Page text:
As she traveled across France her fame grew. No doubt she must have been a charismatic woman. She earned money by selling brownie pins, giving lectures, and picking up new sponsors like the perfume makers Lorenzy-Palanca by handing out flyers for their products. It seems Annie Londonderry had no difficulty at all putting on a show for the public. Cycling in France was already extremely popular. Though cycling clubs and tracks were emerging in the US and around Europe, France was especially known for its bicycling fever. Tailors were busy designing cycling attire, and Parisian writer Arsene Alexandre wrote that “No class of the community is free from the passion, the workers as well as the butterflies.” It seems Annie was quite an attraction to the general public but the press was not always so kind to her. Already her motives and methods were being called into question. Many journalists scoffed at her as she traveled across Asia. Some thought she was no better than a charlatan, a circus act, or perhaps even a con artist. She welcomed the controversy as another of her skills seemed to be that of a good political spin doctor.
Annie and her bike were passengers aboard the ocean liner Sydney when it left Saigon in mid-February bound for Hong Kong, Shanghai, and Nagasaki. On March 9 she was homeward bound on the Belgic out of Yokohama. And the press at home was becoming increasingly distant if not hostile. But for the ordinary citizens she would encounter on her path back across the Western US, she was an icon: an adventurer who’d been out to see the world, a witness to the exotic realms across the oceans. There was never a shortage of cycling club members or citizens to join her for a stage or two of her journey. As she rode into Chicago on September 12, 1895, the quiet end to her adventure seemed a tad anticlimactic, neither of the major Chicago newspapers made mention of it. There was no parade. Her only welcoming party was a group of wheelmen representing the Sterling Cycle Club. She had suddenly become Annie Cohen Kopchovsky again. A Jewish wife and mother albeit $10,000 richer.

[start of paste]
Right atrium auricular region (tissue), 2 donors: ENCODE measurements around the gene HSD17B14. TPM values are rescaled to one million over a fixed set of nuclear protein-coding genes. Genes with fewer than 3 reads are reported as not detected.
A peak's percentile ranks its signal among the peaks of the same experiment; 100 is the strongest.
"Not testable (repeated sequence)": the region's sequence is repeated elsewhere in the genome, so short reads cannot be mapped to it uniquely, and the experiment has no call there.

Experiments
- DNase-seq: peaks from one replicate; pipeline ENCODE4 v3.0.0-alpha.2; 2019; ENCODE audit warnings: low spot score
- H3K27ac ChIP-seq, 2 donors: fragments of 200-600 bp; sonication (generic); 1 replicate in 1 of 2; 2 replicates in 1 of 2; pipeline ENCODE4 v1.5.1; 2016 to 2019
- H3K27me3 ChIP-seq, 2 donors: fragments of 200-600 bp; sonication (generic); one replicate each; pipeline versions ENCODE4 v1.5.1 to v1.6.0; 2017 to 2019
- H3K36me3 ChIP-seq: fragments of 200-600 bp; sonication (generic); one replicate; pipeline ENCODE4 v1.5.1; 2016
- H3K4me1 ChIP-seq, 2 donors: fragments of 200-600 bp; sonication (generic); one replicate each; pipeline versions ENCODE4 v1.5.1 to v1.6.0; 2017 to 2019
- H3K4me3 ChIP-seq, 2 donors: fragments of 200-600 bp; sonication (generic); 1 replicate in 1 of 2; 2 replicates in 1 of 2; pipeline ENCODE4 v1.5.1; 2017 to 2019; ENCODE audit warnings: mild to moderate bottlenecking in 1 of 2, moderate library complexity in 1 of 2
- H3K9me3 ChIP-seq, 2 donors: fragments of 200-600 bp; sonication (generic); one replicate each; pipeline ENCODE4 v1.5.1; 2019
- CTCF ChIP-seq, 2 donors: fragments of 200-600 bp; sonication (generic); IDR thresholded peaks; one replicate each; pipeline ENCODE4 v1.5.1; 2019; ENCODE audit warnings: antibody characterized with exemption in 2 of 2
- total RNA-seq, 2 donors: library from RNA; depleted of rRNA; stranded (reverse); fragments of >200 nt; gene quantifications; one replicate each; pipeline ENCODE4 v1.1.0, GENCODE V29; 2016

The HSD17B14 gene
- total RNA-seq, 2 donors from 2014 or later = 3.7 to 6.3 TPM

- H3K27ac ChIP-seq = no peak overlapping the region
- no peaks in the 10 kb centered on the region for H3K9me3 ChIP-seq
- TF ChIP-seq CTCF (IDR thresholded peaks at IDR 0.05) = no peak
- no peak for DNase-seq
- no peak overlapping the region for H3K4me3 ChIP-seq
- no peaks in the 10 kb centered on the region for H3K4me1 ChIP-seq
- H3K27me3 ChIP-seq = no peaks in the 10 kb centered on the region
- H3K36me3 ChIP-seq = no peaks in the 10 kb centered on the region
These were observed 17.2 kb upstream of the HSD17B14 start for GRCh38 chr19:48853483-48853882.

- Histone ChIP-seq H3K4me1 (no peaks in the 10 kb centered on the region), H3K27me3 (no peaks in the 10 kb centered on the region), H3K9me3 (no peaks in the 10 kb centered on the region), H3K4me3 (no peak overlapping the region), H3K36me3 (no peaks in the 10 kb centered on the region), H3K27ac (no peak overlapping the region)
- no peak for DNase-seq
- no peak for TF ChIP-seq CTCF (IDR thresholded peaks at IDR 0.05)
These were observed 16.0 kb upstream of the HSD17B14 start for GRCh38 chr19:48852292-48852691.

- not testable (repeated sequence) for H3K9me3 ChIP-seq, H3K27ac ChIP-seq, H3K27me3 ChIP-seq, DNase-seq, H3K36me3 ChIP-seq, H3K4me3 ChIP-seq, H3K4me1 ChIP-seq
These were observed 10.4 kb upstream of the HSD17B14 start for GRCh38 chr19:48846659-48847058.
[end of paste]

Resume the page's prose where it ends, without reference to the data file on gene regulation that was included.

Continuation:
Her tall tales, her actual mileage, and her distinctly bold personality caused many to question her honesty. The distance she actually traveled by bike is uncertain. But what isn’t in question is that she had a plan to win a bet, she set out to win, and she found ways to make sure she did. There is no question that she used steamers, ocean liners, and trains to add momentum to her journey. Why don’t we all know more about Annie “Londonderry” Kopchovsky? For years after her brief moment in the limelight faded, her story was lost. Upon her return to her former life she moved her family to New York and began writing for the New York World under the byline “The New Woman”. Apparently, the roguish Annie Londonderry wasn’t far removed from Annie Kopchovsky. She sent her children off to boarding schools when they were still very young. She had several business ventures on her own and with partners including her husband. Her journey was rediscovered by a reporter while investigating another story. That reporter asked family members about Annie until finally one gentleman, a great grand-nephew, decided that he needed to probe the matter on his own to discover whether the reporter’s story of his great grand-aunt had merit. And when he determined it did, he set out to tell her story.
For more on Annie Cohen “Londonderry” Kopchovsky and the role of bicycling in the lives of women at the turn of the 20th century, I highly recommend:
Around the World on Two Wheels: one woman one bicycle one unforgettable journey by Peter Zheutlin
A Wheel Within A Wheel: How I Learned to Ride the Bicycle by Frances Willard
Wheels of Change by Sue Macy
Thanks for writing such a large article on Londonderry!